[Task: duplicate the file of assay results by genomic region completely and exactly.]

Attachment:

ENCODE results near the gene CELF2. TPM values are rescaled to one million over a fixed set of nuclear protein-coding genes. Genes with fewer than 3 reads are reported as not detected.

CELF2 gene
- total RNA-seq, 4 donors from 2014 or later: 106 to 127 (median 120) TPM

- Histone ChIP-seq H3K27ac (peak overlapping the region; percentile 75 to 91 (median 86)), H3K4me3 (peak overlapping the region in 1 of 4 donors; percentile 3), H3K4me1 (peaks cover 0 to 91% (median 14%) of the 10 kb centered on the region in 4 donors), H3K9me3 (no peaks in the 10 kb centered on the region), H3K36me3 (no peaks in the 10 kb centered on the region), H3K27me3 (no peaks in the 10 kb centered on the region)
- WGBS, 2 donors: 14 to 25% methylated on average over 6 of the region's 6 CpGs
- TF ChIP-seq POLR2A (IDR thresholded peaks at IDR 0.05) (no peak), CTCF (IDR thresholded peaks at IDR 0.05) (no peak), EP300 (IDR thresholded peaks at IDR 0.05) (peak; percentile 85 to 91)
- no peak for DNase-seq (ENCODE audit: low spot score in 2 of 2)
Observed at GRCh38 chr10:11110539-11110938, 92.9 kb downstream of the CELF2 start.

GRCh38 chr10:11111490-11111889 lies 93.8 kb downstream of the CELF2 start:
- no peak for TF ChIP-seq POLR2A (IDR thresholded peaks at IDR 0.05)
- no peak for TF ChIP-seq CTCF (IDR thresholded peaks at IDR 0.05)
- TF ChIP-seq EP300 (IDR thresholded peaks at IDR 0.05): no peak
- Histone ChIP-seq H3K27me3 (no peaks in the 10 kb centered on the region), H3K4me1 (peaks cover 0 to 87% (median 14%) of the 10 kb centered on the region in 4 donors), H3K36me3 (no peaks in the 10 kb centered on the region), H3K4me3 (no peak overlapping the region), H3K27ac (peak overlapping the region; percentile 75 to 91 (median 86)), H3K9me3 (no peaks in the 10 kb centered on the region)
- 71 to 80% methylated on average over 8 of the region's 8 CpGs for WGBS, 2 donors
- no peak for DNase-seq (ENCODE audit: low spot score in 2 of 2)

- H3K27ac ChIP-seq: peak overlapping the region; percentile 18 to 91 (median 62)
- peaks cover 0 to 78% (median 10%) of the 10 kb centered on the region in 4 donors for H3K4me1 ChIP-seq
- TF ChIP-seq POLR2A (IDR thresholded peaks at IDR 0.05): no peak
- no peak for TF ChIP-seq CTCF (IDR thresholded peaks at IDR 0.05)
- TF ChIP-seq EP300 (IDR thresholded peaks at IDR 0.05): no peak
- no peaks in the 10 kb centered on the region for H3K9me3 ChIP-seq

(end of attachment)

ENCODE results near the gene CELF2. TPM values are rescaled to one million over a fixed set of nuclear protein-coding genes. Genes with fewer than 3 reads are reported as not detected.

CELF2 gene
- total RNA-seq, 4 donors from 2014 or later: 106 to 127 (median 120) TPM

- Histone ChIP-seq H3K27ac (peak overlapping the region; percentile 75 to 91 (median 86)), H3K4me3 (peak overlapping the region in 1 of 4 donors; percentile 3), H3K4me1 (peaks cover 0 to 91% (median 14%) of the 10 kb centered on the region in 4 donors), H3K9me3 (no peaks in the 10 kb centered on the region), H3K36me3 (no peaks in the 10 kb centered on the region), H3K27me3 (no peaks in the 10 kb centered on the region)
- WGBS, 2 donors: 14 to 25% methylated on average over 6 of the region's 6 CpGs
- TF ChIP-seq POLR2A (IDR thresholded peaks at IDR 0.05) (no peak), CTCF (IDR thresholded peaks at IDR 0.05) (no peak), EP300 (IDR thresholded peaks at IDR 0.05) (peak; percentile 85 to 91)
- no peak for DNase-seq (ENCODE audit: low spot score in 2 of 2)
Observed at GRCh38 chr10:11110539-11110938, 92.9 kb downstream of the CELF2 start.

GRCh38 chr10:11111490-11111889 lies 93.8 kb downstream of the CELF2 start:
- no peak for TF ChIP-seq POLR2A (IDR thresholded peaks at IDR 0.05)
- no peak for TF ChIP-seq CTCF (IDR thresholded peaks at IDR 0.05)
- TF ChIP-seq EP300 (IDR thresholded peaks at IDR 0.05): no peak
- Histone ChIP-seq H3K27me3 (no peaks in the 10 kb centered on the region), H3K4me1 (peaks cover 0 to 87% (median 14%) of the 10 kb centered on the region in 4 donors), H3K36me3 (no peaks in the 10 kb centered on the region), H3K4me3 (no peak overlapping the region), H3K27ac (peak overlapping the region; percentile 75 to 91 (median 86)), H3K9me3 (no peaks in the 10 kb centered on the region)
- 71 to 80% methylated on average over 8 of the region's 8 CpGs for WGBS, 2 donors
- no peak for DNase-seq (ENCODE audit: low spot score in 2 of 2)

- H3K27ac ChIP-seq: peak overlapping the region; percentile 18 to 91 (median 62)
- peaks cover 0 to 78% (median 10%) of the 10 kb centered on the region in 4 donors for H3K4me1 ChIP-seq
- TF ChIP-seq POLR2A (IDR thresholded peaks at IDR 0.05): no peak
- no peak for TF ChIP-seq CTCF (IDR thresholded peaks at IDR 0.05)
- TF ChIP-seq EP300 (IDR thresholded peaks at IDR 0.05): no peak
- no peaks in the 10 kb centered on the region for H3K9me3 ChIP-seq